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“Bright, colorful illustrations and short, catchy rhymes… in an accessible, knowledgeable format [that] is a solid success.” —School Library Journal

Caldecott Honor winner and two-time New York Times best illustrator of the year author and illustrator Stephen T. Johnson’s lyrical journey of sounds, styles, and rhythms culminate in this highly imaginative and beautifully orchestrated celebration of music.

Experience ten different types of music—classical, Latin, jazz, country, heavy metal, hip-hop, rock and roll, rhythm and blues, electronica, pop, and a surprise finale. Unfolding through an inventive accordion form is a masterful concert of playfully crafted singsong text in harmony with delightfully whimsical art. On the reverse side is a rich, in-depth glossary for each genre, sure to be a wonderful resource for all ages.

Stephen T. Johnson is well known for his innovate children’s books and glorious public artwork and his dynamic performance in (with) Music is… will leave you wanting an encore!

Photograph courtesy of the author

Stephen T. Johnson is the creator of such well-known children’s books as My Little Red Toolbox, a Publishers Weekly bestseller; My Little Blue Robot, a Newsweek Holiday pick; A Is for Art: An Abstract Alphabet, an ALA Notable and a New York Times Best Illustrated Book of the Year; and Alphabet City, recipient of a Caldecott Honor, a New York Times Best Illustrated Book of the Year, and a Society of Illustrators Gold Medal. His artwork can be found in permanent and public collections including the National Portrait Gallery at the Smithsonian Institution in Washington, DC; the DeKalb Avenue Subway Station in Brooklyn, New York; the Universal Metro Station in Los Angeles, California; and Love Field Airport in Dallas, Texas. Stephen is a professor at the University of Kansas and he lives in Lawrence, Kansas.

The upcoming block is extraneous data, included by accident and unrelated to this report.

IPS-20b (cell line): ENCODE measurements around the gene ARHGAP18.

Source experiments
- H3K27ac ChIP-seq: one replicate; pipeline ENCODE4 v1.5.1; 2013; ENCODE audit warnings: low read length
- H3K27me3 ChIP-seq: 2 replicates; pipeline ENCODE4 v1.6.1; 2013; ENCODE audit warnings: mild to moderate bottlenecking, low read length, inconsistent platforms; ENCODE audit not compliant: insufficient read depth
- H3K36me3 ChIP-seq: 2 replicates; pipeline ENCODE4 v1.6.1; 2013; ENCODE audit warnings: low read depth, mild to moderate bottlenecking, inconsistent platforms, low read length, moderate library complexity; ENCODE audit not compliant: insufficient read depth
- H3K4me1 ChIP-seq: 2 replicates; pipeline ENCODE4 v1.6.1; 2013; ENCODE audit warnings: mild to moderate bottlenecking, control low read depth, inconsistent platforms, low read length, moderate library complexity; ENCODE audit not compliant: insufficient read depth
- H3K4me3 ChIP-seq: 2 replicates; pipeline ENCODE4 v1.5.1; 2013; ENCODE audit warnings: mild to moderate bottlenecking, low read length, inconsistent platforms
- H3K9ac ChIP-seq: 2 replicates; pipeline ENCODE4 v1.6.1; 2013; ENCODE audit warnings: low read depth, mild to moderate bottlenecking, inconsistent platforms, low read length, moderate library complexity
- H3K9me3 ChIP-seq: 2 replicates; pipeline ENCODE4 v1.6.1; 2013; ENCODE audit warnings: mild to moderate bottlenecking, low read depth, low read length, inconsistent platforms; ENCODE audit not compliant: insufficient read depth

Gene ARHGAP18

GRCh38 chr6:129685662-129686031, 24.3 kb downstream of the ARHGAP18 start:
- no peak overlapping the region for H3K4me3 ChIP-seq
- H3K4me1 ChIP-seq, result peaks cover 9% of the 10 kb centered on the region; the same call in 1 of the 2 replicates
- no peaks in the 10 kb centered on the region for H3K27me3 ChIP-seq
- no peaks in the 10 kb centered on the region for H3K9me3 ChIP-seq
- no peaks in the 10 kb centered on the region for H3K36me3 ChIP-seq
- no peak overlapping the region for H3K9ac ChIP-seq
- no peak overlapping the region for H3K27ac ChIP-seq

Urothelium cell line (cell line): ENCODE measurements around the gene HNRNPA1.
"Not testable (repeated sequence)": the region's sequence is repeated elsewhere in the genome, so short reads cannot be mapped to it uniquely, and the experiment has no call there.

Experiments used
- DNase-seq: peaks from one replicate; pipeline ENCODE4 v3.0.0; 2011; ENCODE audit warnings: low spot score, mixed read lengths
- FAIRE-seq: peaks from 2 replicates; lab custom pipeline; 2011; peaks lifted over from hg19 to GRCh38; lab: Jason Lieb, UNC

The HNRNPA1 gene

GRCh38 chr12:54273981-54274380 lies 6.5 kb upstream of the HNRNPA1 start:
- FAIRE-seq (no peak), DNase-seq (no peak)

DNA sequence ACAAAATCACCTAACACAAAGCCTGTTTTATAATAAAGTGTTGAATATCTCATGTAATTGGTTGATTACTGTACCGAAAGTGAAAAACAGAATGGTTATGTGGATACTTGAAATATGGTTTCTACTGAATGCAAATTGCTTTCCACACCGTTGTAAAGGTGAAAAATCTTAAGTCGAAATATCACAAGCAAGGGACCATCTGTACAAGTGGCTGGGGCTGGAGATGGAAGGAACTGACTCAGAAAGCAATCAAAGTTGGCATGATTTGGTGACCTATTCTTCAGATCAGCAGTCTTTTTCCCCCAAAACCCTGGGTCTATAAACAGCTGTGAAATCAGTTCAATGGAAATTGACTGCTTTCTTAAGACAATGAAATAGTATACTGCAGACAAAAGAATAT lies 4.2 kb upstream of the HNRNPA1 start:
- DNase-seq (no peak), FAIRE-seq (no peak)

Photograph courtesy of the author

Stephen T. Johnson is the creator of such well-known children’s books as My Little Red Toolbox, a Publishers Weekly bestseller; My Little Blue Robot, a Newsweek Holiday pick; A Is for Art: An Abstract Alphabet, an ALA Notable and a New York Times Best Illustrated Book of the Year; and Alphabet City, recipient of a Caldecott Honor, a New York Times Best Illustrated Book of the Year, and a Society of Illustrators Gold Medal. His artwork can be found in permanent and public collections including the National Portrait Gallery at the Smithsonian Institution in Washington, DC; the DeKalb Avenue Subway Station in Brooklyn, New York; the Universal Metro Station in Los Angeles, California; and Love Field Airport in Dallas, Texas. Stephen is a professor at the University of Kansas and he lives in Lawrence, Kansas.

JOHNSON, Stephen T. Music Is....illus. by Stephen T. Johnson. 52p. S. & S./Paula Wiseman Bks. Oct. 2020. Tr $24.99. ISBN 9781416999508.

PreS-Gr 4–This book blends bright, colorful illustrations and short, catchy rhymes with detailed information about musical styles. As Johnson explains in the author’s note, the text was inspired by an idea found in Langston Hughes’s 1954 book The First Book of Rhythms: “Your rhythm on this earth began first with the beat of your heart.” Johnson offers rhymes that could resonate with young readers. For example, the “Rhythm and Blues” section includes a stanza about the “back-to-school blues,” and “Rock and Roll” details a bouncing game of hopscotch. Johnson’s ambitious attempt to capture the artistry and history of these diverse musical styles in an accessible, knowledgeable format is a solid success. The literal through-line connecting the illustrations and narrative keeps the book flowing, and the careful placement of supplementary information about each musical style allows this text to be read in a variety of ways. Readers can travel through the narrative without diving into the informational pages, or take a deeper read into one of the styles of music, practicing rhythms through the narrative and exploring factual information, before moving onto another style. ­VERDICT Purchase this colorful invitation into ­music for classroom and library collections.

–Jen ­McConnel, Queen’s Univ., Ont.

– School Library Journal, September 2020

More books from this author: Stephen T. Johnson